Mike Gillis might turn out to be the greatest NHL GM since Sam Pollock.
Still, it amazes me when a team hires a person at such an important position and does not go through an exhaustive search first. Think about it, Gillis might have been the No. 1 name on the list of Vancouver Canucks owner Francesco Aquilini, but would it have hurt him to sit down with a handful of other candidates to picks their brains and gather other ideas on how to make his team better?
If Aquilini does that, and then settles on his first pick, at least he’ll have additional information from other sources as to what it will take to get the Canucks back to the playoffs.
Gillis, a player agent who played 246 NHL games, has been tossed around on numerous occasions as a prime candidate to run a team. By all accounts he is a very intelligent man and is well connected throughout the league. That said, Vancouver is a tough market and the natives are restless.
The Canucks have one of the best goalies in the NHL in Roberto Luongo and a solid corps of talented young defensemen. It’s up front where things begin to fall apart.
Vancouver was the third-lowest scoring team in the Western Conference this season with 213 goals. And it has yet to be determined if the team’s top two forwards – the Sedin twins – have what it takes to carry a team deep into the playoffs, not to mention win a championship.
On top of that, former scoring ace Markus Naslund – scheduled to be a UFA July 1 – is in serious decline. Naslund, 34, had 25 goals and 55 points this season, a far cry from the 48 goals and 104 points he tallied four seasons ago. He earned $6 million a year the past three seasons, but will not come close to commanding that kind of money now.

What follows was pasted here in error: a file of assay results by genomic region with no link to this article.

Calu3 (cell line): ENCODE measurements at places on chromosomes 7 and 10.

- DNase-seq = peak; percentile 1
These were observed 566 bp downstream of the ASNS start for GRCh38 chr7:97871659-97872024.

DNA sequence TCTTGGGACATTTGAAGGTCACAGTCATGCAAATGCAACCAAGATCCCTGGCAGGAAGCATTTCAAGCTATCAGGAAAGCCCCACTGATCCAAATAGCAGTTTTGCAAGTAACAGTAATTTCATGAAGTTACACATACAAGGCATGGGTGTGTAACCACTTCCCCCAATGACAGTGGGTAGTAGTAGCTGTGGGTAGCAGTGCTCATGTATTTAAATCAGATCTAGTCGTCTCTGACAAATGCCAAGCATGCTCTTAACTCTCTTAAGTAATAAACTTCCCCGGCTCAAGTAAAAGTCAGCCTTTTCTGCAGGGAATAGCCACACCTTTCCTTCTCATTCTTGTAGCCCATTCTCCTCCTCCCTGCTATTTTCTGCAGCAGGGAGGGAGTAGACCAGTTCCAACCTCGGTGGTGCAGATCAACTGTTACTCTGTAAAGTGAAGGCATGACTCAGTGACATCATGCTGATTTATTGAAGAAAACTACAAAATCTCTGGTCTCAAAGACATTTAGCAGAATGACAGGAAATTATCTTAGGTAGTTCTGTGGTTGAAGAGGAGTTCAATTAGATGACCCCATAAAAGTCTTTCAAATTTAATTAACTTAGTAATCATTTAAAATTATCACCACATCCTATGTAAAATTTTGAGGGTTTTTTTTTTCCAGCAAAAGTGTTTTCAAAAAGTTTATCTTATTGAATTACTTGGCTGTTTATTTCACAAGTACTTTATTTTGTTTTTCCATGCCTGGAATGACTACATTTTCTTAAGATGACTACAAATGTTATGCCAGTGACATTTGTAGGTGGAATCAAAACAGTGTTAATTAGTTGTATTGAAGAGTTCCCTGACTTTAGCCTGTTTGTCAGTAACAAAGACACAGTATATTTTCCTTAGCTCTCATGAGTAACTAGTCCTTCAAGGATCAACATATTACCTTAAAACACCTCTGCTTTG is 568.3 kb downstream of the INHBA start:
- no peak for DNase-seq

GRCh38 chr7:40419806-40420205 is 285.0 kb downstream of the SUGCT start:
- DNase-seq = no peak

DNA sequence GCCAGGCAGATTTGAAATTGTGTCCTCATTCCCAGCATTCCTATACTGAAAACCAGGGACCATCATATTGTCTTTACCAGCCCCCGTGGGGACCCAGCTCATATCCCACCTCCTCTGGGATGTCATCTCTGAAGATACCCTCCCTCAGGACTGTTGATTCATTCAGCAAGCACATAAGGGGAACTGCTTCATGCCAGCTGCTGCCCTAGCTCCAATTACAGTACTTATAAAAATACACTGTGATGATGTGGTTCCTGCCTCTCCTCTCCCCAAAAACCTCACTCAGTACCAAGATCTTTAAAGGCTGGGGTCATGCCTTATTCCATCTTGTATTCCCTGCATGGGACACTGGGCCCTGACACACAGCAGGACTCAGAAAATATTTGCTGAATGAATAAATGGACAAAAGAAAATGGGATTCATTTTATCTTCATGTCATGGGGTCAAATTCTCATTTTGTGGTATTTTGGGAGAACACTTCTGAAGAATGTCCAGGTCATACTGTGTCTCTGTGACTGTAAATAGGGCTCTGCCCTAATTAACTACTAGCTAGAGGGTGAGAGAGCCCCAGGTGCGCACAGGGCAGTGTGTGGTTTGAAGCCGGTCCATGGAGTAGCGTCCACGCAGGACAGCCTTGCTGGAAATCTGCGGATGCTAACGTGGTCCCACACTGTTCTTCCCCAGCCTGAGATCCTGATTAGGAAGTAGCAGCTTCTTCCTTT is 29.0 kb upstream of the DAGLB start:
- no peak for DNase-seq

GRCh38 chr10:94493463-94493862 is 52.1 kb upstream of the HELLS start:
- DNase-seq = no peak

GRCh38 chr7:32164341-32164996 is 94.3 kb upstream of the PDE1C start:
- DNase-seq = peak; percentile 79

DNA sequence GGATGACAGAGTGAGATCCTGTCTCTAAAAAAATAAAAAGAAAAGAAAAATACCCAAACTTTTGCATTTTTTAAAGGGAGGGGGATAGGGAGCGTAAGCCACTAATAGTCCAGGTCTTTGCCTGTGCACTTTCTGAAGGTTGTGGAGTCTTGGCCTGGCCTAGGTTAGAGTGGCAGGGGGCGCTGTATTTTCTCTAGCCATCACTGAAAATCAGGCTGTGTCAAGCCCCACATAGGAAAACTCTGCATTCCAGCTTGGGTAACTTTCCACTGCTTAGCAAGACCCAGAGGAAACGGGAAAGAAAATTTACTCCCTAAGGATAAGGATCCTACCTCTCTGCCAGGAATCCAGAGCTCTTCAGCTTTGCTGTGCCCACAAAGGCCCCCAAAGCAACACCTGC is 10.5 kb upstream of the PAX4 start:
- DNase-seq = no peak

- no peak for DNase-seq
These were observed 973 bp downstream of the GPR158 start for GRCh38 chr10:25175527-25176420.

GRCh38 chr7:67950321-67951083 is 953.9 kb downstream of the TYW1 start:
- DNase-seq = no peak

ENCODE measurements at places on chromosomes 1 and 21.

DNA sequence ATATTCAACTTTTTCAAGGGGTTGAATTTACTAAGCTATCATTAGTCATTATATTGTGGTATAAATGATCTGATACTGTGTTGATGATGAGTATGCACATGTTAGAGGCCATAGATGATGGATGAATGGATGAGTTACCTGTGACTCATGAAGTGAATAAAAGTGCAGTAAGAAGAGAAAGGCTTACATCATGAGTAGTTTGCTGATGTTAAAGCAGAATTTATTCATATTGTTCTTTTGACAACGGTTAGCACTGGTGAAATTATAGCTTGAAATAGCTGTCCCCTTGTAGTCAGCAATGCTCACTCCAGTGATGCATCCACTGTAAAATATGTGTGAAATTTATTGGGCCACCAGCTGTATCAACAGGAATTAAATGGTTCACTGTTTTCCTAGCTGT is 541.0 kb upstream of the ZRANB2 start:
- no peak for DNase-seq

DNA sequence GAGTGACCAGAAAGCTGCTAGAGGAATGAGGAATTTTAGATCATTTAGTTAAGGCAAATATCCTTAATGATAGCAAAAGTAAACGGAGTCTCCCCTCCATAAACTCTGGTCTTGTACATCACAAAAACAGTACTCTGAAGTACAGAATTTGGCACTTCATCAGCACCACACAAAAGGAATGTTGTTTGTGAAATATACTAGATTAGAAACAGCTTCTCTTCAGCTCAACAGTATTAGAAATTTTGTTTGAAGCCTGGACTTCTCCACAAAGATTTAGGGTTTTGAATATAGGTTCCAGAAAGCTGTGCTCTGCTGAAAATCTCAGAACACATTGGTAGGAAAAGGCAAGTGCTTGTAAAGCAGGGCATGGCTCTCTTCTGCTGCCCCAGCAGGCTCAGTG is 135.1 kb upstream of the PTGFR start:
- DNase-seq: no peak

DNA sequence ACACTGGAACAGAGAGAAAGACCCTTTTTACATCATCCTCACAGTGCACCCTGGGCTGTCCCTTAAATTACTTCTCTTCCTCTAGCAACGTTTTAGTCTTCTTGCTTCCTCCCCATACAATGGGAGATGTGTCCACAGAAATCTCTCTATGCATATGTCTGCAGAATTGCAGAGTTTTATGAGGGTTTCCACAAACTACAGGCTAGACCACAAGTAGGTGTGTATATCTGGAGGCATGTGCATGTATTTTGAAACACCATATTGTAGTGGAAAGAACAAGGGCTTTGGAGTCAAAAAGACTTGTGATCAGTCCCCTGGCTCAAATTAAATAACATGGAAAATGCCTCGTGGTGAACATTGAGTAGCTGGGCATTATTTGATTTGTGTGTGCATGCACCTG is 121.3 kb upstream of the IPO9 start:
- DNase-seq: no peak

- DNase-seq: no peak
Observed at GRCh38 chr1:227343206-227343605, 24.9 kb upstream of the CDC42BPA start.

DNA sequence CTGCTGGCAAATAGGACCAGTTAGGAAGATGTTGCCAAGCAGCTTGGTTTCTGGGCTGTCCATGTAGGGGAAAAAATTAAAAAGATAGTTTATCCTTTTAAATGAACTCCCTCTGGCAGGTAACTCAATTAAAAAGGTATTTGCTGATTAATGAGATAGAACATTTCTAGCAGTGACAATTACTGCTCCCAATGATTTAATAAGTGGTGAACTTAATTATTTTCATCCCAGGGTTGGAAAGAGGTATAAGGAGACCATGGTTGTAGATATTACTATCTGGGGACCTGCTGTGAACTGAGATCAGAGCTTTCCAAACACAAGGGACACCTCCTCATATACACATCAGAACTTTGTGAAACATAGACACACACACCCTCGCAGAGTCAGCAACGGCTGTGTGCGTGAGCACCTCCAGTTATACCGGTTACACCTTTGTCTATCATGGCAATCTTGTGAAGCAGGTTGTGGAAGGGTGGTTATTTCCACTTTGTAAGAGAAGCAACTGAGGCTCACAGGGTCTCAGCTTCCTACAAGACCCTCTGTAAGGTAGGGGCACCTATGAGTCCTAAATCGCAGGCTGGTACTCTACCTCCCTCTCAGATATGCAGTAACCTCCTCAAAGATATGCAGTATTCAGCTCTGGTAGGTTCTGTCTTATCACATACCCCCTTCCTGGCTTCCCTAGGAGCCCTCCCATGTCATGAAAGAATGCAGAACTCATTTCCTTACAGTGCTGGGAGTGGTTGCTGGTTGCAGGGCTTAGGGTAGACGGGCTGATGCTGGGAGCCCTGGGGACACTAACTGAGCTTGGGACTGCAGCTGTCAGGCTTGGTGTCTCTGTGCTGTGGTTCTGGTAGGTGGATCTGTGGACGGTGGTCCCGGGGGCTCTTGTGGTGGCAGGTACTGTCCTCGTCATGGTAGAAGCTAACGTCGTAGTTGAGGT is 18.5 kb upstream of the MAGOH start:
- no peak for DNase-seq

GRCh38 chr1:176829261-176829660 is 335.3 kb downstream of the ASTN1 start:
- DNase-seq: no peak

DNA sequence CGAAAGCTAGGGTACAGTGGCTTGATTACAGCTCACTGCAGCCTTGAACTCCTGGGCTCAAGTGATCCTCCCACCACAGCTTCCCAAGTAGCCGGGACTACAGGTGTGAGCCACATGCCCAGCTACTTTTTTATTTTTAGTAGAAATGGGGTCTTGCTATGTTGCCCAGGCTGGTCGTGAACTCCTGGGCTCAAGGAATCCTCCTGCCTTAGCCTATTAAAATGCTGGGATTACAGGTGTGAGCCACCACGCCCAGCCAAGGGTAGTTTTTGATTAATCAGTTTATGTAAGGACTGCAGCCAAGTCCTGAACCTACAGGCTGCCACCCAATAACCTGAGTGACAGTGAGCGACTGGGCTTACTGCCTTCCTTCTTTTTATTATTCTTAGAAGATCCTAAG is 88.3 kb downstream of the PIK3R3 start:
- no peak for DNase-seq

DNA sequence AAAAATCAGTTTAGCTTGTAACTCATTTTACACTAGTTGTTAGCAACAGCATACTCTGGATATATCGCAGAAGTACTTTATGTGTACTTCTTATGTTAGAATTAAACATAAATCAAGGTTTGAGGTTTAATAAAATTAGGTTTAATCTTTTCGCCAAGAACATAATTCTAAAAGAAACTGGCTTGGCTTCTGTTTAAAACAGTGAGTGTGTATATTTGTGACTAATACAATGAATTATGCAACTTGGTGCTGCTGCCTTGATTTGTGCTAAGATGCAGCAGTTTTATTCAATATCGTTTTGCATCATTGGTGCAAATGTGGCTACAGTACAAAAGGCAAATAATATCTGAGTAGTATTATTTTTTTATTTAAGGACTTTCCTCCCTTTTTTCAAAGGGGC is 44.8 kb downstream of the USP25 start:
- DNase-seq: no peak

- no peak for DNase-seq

Oh, and by the way, Naslund’s agent just happened to be Gillis. How the new GM handles this situation could be very telling in terms of how he’ll run the team. Overpaying a player in decline would be a huge mistake that won’t go unnoticed by the masses.
Also of interest is what Gillis does with coach Alain Vigneault. Does he retain the 2007 NHL coach of the year or does he bring in his own guy? My guess is he retains Vigneault because it gives him an additional move if things go sour next season. Canning his coach a year from now buys him extra time.
Unlike the Toronto Maple Leafs situation – which has been lousy for so long there are little immediate expectations for Cliff Fletcher’s replacement as GM (especially with a blue-chipper like John Tavares up for grabs in the 2009 entry draft) – Gillis will be expected to make an immediate impact.
He has his work cut out for him.
Mike Brophy, the co-author of the book Walking with Legends, is a senior writer for The Hockey News and a regular contributor on THN.com. His blog appears Mondays and his column, Double OT, appears Wednesday.
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